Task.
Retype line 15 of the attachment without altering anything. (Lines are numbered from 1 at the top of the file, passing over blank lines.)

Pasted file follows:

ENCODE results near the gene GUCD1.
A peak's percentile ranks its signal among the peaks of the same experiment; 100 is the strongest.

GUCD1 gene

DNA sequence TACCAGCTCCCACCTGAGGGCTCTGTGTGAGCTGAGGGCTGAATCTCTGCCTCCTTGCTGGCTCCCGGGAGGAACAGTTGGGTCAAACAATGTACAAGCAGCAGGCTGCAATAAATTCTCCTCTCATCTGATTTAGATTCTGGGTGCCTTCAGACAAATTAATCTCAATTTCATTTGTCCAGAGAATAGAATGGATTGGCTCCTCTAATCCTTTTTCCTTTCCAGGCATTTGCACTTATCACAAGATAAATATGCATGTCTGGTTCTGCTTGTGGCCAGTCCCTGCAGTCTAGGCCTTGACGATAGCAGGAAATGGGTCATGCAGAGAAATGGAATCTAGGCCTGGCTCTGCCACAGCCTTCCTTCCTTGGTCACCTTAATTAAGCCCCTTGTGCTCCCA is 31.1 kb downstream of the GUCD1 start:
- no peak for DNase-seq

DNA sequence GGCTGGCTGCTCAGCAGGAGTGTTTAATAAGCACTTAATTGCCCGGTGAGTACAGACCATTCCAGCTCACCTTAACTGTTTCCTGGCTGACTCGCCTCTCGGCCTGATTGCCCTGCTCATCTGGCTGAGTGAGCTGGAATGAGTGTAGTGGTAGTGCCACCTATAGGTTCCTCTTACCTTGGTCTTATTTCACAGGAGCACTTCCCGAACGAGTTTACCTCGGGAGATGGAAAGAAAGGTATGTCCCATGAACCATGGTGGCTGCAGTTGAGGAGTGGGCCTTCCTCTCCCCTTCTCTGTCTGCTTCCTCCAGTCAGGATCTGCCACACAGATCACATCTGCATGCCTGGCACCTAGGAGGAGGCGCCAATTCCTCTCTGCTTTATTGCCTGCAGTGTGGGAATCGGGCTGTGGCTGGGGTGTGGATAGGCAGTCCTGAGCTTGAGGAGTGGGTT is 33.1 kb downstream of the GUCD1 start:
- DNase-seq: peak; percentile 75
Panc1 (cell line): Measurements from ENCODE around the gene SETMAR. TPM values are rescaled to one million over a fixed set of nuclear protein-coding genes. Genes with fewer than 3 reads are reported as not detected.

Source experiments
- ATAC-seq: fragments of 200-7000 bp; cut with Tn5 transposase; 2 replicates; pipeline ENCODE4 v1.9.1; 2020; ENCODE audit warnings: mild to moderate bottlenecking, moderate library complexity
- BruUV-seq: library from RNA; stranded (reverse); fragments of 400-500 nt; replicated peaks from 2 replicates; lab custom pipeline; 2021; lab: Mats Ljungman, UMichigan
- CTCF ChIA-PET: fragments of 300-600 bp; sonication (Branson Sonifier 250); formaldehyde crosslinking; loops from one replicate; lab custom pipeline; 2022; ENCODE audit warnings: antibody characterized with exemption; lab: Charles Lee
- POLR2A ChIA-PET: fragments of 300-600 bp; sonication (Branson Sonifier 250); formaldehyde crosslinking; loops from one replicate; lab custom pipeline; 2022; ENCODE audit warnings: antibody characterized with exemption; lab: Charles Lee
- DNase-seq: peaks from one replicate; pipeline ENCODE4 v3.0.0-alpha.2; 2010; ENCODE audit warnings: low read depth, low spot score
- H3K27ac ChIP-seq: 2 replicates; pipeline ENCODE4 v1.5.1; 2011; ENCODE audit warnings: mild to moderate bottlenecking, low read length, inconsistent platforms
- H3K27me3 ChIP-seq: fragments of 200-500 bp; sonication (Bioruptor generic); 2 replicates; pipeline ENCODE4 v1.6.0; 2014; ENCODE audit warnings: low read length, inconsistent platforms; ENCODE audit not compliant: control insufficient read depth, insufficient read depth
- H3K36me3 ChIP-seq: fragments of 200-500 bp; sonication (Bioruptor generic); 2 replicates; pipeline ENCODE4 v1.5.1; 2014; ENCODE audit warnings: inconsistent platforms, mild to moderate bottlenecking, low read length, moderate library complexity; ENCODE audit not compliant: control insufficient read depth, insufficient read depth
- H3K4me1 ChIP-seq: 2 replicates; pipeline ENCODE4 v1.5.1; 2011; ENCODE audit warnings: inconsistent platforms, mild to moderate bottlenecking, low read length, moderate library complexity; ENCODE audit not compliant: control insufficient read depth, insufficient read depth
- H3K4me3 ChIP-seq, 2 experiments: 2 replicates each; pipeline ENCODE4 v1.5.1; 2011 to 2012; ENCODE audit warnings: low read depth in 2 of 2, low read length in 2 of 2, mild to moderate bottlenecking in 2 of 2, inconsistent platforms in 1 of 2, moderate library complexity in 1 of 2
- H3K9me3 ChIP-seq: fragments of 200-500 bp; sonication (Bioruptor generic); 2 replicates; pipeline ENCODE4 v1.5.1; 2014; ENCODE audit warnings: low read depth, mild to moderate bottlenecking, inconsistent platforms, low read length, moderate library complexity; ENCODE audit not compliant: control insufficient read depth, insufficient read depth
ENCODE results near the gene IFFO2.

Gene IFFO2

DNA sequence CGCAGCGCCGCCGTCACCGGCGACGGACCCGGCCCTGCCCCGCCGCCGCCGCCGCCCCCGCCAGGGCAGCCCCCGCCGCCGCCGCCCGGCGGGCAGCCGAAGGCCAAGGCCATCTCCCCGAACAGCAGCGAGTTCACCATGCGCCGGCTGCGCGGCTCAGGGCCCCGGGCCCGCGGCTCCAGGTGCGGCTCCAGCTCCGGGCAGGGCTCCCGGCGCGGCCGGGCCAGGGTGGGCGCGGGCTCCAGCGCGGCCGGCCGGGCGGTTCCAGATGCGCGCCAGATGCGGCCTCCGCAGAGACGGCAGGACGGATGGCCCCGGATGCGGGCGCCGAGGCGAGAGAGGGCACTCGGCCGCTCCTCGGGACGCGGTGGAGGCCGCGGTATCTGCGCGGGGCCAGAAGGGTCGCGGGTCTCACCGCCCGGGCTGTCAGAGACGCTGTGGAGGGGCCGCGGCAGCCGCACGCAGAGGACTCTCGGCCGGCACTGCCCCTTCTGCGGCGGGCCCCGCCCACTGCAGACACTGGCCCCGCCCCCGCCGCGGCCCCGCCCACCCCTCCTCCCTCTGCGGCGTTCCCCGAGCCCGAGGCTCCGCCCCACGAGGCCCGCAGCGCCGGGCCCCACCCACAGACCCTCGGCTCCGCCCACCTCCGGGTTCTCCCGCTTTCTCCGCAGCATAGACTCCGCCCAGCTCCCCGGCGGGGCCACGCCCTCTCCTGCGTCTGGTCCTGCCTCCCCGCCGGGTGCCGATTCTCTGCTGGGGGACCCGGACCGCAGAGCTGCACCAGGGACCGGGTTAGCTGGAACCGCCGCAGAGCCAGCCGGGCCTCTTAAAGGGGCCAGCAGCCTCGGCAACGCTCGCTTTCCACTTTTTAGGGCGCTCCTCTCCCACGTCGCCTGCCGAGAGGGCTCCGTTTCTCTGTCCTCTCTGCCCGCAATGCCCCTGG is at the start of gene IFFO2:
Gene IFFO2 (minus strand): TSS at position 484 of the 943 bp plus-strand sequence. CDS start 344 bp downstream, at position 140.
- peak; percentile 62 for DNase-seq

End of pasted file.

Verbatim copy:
- H3K27ac ChIP-seq: 2 replicates; pipeline ENCODE4 v1.5.1; 2011; ENCODE audit warnings: mild to moderate bottlenecking, low read length, inconsistent platforms